The Dead Lion

The Dead Lion

Of all the grim journeys a soldier may face none may be more daunting and unpredictable than returning home from war.

Steven Lee Gilbert

The Dead Lion

by Steven Lee Gilbert

If at the end of a war story you feel uplifted,
or if you feel that some small bit of rectitude
has been salvaged from the larger waste,
then you have been made the victim
of a very old and terrible lie.
—Tim O’brien, The Things They Carried

Shut up, shuttin’ up!
— Yosemite Sam

After Everything

Only a handful of mourners are present, standing together at the foot of a mountain on a narrow spit of lawn, like a knot of sullen protestors huddled beneath the rain-drenched sky and mushrooming plume of umbrellas. Their faces are turned down and their shoulders squared off against the wet and the cold and the melancholy note of mortality, while a gray-bearded man in a camouflaged jacket addresses the solemn congress. He is sharing a few words, presumably, of the figure wrapped head to toe in a white burial shroud and presented before them on a long willow frame set on four equal risers of gray cinder block. His voice is low, muffled against the falling rain which has begun in some places to soak through the thin ceremonial fabric giving way to patches of grayish-pink flesh. A broad forehead, the bridge of a nose. A pair of prominent cheek bones. One hand resting atop the other.

At the edge of the assembly, a young woman pokes her head from beneath an umbrella and jeers skyward, her eyes are puffy and red and harden with admonishment as they fixate on the foul weather. Her jaw hardens too as she turns and leans over the head of a child to speak in the ear of the tall, balding man standing next to him. Who in return offers barely a look, a single, slight shake of his head. The woman straightens and stares. She says something more in his direction and before he can register any further dissent she passes the boy her umbrella and turns out into the rain.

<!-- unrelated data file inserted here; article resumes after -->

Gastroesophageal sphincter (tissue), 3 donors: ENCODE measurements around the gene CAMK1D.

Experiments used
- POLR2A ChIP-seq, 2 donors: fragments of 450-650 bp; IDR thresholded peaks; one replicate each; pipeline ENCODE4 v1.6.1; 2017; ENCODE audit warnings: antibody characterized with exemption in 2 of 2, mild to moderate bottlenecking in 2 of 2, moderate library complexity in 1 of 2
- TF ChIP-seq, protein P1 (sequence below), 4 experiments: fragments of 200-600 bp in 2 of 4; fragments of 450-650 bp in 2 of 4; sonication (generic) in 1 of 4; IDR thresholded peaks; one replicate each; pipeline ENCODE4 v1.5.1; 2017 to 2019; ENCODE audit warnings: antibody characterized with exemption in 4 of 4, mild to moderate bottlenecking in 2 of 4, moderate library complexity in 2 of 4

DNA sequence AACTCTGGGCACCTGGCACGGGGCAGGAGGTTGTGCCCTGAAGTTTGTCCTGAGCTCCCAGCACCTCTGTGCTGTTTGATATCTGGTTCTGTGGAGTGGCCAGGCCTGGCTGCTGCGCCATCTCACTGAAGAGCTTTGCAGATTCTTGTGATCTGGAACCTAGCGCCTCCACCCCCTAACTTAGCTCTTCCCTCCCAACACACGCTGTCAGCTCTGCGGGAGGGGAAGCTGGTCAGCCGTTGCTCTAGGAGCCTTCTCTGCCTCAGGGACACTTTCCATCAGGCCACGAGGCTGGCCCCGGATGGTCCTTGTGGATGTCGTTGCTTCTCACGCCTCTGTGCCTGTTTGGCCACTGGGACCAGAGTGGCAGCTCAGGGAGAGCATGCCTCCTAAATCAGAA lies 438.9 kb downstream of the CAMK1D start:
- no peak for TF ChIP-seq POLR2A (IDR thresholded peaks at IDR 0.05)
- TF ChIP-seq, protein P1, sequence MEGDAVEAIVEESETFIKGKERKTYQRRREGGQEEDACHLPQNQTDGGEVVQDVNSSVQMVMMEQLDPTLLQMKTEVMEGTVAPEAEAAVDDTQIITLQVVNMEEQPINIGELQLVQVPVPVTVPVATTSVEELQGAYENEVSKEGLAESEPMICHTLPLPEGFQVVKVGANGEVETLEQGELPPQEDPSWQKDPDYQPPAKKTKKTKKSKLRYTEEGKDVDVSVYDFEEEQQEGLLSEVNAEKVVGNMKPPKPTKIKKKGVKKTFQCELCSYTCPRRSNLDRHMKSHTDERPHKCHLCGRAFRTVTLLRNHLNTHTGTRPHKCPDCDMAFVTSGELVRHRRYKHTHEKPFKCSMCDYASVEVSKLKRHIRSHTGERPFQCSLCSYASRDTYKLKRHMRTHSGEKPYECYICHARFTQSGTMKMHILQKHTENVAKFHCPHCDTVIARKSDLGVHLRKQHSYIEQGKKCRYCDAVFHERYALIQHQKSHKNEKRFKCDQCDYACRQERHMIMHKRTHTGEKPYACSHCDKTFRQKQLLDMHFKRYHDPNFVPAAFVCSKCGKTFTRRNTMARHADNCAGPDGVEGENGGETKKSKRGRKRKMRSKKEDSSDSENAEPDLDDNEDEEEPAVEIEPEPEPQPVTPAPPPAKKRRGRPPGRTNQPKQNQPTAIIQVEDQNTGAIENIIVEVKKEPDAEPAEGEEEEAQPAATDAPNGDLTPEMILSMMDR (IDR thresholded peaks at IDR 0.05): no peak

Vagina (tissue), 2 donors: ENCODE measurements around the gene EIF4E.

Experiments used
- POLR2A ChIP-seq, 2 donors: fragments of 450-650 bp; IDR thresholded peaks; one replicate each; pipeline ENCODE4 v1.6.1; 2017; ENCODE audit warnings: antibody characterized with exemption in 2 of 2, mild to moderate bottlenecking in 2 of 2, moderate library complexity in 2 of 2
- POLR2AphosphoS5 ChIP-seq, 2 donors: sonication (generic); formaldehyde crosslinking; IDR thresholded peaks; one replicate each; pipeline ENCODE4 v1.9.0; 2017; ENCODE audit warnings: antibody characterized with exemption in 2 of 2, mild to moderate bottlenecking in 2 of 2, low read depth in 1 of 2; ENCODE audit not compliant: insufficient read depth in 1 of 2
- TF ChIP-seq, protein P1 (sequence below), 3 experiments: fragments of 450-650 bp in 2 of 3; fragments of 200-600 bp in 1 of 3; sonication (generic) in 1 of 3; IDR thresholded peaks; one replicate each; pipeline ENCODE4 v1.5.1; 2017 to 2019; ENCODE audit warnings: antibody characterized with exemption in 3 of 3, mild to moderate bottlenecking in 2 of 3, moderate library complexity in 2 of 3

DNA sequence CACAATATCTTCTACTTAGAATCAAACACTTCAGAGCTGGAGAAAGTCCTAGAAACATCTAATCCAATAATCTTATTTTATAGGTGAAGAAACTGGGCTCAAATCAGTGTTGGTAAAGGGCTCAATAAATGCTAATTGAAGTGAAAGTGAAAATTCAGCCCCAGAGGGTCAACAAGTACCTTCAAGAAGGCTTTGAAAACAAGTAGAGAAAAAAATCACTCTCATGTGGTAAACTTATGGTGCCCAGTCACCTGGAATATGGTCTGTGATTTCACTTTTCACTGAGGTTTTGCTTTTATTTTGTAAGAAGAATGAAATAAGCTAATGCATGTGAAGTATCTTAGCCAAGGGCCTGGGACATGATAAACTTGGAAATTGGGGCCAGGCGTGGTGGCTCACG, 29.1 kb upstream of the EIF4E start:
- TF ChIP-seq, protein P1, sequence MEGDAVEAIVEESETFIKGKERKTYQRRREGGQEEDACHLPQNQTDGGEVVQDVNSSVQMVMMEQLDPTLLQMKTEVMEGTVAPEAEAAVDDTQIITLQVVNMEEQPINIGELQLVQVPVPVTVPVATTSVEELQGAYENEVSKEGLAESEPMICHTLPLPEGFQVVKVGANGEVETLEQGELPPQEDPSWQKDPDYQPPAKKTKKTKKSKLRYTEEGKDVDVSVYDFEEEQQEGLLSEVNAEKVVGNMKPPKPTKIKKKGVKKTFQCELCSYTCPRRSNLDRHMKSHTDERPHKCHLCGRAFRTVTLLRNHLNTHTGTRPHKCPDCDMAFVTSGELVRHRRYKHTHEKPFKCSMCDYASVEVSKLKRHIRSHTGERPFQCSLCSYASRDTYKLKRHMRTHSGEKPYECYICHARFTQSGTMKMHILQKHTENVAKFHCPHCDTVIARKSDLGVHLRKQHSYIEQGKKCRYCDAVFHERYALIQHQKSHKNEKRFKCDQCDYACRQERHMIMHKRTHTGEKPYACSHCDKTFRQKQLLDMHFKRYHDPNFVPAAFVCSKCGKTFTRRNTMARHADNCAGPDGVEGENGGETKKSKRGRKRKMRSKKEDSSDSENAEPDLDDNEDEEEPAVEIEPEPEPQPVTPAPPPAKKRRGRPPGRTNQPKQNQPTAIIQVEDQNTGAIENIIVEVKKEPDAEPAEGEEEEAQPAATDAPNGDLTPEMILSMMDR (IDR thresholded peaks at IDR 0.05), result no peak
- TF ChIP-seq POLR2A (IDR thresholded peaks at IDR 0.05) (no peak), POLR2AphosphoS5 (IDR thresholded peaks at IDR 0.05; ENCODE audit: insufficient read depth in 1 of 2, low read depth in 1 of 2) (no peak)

She hurries across the lawn toward a woodshed where there loiters a short, round man with his back to the service and dressed in the full Highlands costume. Scottish green kilt, black feather bonnet, tartan piper’s plaid. She taps him on the shoulder and the man turns. She gestures to the bagpipe he has cradled in his arms and draws a for him a series of tiny, tight agitated circles in the air. The bagpiper smiles and nods. He fingers the blowpipe to his mouth. Then stops abruptly and floats through clenched jaws this one question: Sorry for asking, but who again is it we are burying?


I remember the day, the very minute in fact, John David told us he was joining the Army. He was eighteen, I was twelve. We’d just sat down to dinner. His graduation was the next day and so Daddy was pressuring him about going to college again, using the same arguments, income and opportunity, that he would later give me—right up until I got pregnant. John David had made his mind up though and so he sat there not saying a word. After a while, Daddy did the same. The two of them sitting there stewing and picking over their plates, until the silence got too big even for them and one of them had to say something.

You’re sure about this? Frank asked.

Pretty sure, answered John David.

A decision this big, seems you ought to be more than just pretty sure.

John David looked across the table at his sister. Would you please pass me the beans, Edie?

Edith looked at him oddly, as if he’d spoken to her using some unfamiliar language. The beans, he said again.

So when might this happen? Frank pressed.

John David shrugged as he piled more beans on the ones he’d not eaten. All depends on the needs of the Army.

The needs of the Army?

That’s what they said.

That sounds like a thing a recruiter might say. Did they at least give you some indication?


Well like what?

John David shrugged. Different things.

Edith sat watching them. Neither had yet to mention there was a war going on.

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